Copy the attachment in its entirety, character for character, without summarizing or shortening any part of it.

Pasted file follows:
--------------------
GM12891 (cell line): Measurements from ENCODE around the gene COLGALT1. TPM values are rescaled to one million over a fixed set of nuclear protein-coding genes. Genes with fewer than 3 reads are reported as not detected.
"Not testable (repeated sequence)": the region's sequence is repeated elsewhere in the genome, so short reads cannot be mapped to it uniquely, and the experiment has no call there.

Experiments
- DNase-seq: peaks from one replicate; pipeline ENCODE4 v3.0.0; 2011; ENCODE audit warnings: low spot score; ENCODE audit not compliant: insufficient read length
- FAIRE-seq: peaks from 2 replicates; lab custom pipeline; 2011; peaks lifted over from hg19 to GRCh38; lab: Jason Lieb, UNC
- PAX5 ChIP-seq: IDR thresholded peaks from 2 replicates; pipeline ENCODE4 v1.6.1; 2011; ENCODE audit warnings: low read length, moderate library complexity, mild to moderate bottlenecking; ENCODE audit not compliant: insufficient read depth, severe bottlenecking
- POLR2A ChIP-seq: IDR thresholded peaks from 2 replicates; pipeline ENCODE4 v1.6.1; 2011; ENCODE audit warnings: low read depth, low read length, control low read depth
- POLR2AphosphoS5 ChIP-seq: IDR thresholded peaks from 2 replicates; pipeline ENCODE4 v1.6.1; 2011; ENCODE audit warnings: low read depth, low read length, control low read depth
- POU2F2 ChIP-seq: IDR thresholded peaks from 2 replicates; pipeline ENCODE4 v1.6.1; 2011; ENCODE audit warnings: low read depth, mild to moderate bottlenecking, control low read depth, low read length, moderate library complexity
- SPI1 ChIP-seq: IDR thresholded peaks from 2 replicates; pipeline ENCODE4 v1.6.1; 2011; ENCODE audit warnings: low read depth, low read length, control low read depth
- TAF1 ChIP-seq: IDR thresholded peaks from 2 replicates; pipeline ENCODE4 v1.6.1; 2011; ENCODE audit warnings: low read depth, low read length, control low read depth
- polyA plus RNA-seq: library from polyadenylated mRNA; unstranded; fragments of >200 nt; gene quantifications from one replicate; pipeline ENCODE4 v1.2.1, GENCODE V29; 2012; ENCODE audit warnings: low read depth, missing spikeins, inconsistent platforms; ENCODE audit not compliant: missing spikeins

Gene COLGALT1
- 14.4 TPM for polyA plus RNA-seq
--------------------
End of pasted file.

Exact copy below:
GM12891 (cell line): Measurements from ENCODE around the gene COLGALT1. TPM values are rescaled to one million over a fixed set of nuclear protein-coding genes. Genes with fewer than 3 reads are reported as not detected.
"Not testable (repeated sequence)": the region's sequence is repeated elsewhere in the genome, so short reads cannot be mapped to it uniquely, and the experiment has no call there.

Experiments
- DNase-seq: peaks from one replicate; pipeline ENCODE4 v3.0.0; 2011; ENCODE audit warnings: low spot score; ENCODE audit not compliant: insufficient read length
- FAIRE-seq: peaks from 2 replicates; lab custom pipeline; 2011; peaks lifted over from hg19 to GRCh38; lab: Jason Lieb, UNC
- PAX5 ChIP-seq: IDR thresholded peaks from 2 replicates; pipeline ENCODE4 v1.6.1; 2011; ENCODE audit warnings: low read length, moderate library complexity, mild to moderate bottlenecking; ENCODE audit not compliant: insufficient read depth, severe bottlenecking
- POLR2A ChIP-seq: IDR thresholded peaks from 2 replicates; pipeline ENCODE4 v1.6.1; 2011; ENCODE audit warnings: low read depth, low read length, control low read depth
- POLR2AphosphoS5 ChIP-seq: IDR thresholded peaks from 2 replicates; pipeline ENCODE4 v1.6.1; 2011; ENCODE audit warnings: low read depth, low read length, control low read depth
- POU2F2 ChIP-seq: IDR thresholded peaks from 2 replicates; pipeline ENCODE4 v1.6.1; 2011; ENCODE audit warnings: low read depth, mild to moderate bottlenecking, control low read depth, low read length, moderate library complexity
- SPI1 ChIP-seq: IDR thresholded peaks from 2 replicates; pipeline ENCODE4 v1.6.1; 2011; ENCODE audit warnings: low read depth, low read length, control low read depth
- TAF1 ChIP-seq: IDR thresholded peaks from 2 replicates; pipeline ENCODE4 v1.6.1; 2011; ENCODE audit warnings: low read depth, low read length, control low read depth
- polyA plus RNA-seq: library from polyadenylated mRNA; unstranded; fragments of >200 nt; gene quantifications from one replicate; pipeline ENCODE4 v1.2.1, GENCODE V29; 2012; ENCODE audit warnings: low read depth, missing spikeins, inconsistent platforms; ENCODE audit not compliant: missing spikeins

Gene COLGALT1
- 14.4 TPM for polyA plus RNA-seq